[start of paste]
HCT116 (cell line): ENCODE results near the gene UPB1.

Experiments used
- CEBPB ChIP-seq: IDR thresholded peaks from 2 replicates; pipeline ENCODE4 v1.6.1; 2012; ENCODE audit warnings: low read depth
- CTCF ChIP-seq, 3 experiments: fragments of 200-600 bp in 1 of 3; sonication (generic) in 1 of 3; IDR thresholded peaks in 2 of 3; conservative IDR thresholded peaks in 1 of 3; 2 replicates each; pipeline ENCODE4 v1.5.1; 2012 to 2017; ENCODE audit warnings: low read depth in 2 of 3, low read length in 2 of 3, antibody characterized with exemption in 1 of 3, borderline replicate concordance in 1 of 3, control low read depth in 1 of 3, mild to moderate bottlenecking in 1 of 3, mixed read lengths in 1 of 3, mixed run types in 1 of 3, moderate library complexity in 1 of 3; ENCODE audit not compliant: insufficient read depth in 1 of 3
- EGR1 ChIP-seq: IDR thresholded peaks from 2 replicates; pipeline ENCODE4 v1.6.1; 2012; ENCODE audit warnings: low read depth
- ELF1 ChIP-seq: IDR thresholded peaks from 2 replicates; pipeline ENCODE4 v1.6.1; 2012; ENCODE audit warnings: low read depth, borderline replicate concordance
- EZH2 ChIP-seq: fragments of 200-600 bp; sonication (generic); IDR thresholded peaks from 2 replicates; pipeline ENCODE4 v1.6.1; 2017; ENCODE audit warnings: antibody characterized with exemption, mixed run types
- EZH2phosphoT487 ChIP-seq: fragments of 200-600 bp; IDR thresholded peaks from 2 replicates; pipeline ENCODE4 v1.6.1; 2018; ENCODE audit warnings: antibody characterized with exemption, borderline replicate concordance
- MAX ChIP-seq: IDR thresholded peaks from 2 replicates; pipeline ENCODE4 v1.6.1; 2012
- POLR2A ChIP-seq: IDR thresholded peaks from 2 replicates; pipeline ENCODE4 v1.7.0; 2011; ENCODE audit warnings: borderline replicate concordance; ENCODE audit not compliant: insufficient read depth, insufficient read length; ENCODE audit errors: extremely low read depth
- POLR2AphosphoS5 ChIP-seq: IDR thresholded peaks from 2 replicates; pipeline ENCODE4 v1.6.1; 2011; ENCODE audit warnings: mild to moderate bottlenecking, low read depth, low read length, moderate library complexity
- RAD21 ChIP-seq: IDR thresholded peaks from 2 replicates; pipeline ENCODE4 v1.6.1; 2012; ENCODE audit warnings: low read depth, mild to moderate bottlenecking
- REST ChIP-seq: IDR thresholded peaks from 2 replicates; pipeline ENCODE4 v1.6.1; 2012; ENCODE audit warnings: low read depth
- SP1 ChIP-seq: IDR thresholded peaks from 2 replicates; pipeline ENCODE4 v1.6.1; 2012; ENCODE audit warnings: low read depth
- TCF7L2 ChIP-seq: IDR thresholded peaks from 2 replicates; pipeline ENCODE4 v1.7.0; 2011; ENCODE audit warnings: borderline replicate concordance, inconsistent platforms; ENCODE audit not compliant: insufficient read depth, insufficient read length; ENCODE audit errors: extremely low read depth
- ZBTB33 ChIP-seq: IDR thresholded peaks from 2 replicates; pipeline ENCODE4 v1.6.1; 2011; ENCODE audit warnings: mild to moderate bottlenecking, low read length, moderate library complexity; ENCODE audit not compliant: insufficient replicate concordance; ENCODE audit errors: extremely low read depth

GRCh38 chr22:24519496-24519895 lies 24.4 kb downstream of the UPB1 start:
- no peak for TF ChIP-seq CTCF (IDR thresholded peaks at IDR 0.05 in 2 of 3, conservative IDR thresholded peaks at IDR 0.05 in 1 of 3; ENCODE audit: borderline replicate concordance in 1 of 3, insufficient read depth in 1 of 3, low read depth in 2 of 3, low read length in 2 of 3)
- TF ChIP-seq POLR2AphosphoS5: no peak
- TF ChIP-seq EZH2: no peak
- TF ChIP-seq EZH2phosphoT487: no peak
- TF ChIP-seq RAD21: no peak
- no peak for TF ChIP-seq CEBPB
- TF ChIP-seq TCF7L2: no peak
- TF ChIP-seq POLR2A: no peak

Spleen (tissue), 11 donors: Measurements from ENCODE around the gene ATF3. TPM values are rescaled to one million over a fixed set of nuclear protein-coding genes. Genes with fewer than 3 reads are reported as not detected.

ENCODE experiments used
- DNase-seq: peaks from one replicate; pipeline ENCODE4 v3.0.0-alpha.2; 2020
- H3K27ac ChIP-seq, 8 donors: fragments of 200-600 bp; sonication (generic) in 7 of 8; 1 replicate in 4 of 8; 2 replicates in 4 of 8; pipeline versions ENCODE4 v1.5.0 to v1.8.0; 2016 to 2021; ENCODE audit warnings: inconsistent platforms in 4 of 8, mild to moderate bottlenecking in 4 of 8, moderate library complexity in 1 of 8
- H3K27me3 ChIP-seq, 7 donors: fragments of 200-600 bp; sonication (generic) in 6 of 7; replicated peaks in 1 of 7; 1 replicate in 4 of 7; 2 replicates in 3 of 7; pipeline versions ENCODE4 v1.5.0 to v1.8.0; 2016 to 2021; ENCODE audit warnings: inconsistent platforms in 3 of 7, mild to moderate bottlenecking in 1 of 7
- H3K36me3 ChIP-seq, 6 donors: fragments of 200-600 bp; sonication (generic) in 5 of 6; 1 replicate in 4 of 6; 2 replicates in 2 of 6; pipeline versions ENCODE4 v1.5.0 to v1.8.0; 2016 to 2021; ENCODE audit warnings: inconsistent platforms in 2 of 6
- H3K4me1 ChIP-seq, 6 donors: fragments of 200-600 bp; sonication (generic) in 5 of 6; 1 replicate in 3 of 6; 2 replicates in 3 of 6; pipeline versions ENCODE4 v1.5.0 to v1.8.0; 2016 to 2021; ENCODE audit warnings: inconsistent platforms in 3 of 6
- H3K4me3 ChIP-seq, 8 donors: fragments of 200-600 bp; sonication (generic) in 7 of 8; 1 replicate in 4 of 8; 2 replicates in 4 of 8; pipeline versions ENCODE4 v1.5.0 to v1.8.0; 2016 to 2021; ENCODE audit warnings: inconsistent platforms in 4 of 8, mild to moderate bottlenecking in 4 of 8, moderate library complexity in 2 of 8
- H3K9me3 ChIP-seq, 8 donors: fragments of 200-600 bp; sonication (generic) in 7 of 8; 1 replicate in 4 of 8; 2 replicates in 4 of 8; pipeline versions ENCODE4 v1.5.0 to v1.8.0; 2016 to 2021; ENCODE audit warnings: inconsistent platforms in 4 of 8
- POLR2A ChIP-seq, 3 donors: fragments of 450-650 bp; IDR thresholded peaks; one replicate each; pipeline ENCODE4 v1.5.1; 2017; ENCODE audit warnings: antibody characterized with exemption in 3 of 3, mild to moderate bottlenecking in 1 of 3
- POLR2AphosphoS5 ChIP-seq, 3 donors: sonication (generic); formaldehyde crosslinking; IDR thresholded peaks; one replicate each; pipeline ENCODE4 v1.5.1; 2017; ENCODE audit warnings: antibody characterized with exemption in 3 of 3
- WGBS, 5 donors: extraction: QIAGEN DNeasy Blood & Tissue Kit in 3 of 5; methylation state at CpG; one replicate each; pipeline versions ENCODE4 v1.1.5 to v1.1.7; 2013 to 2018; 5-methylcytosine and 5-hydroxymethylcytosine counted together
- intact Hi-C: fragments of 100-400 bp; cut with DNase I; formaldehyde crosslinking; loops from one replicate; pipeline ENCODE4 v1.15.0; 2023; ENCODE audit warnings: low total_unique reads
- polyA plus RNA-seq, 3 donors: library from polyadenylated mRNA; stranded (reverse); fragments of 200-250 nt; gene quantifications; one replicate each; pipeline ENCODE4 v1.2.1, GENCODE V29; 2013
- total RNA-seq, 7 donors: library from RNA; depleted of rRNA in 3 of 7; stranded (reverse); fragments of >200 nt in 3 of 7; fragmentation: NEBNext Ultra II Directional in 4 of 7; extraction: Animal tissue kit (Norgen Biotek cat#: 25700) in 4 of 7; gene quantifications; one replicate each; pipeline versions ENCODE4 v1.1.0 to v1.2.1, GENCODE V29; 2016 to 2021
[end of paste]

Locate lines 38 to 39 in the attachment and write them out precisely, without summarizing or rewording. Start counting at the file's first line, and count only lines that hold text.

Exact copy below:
- intact Hi-C: fragments of 100-400 bp; cut with DNase I; formaldehyde crosslinking; loops from one replicate; pipeline ENCODE4 v1.15.0; 2023; ENCODE audit warnings: low total_unique reads
- polyA plus RNA-seq, 3 donors: library from polyadenylated mRNA; stranded (reverse); fragments of 200-250 nt; gene quantifications; one replicate each; pipeline ENCODE4 v1.2.1, GENCODE V29; 2013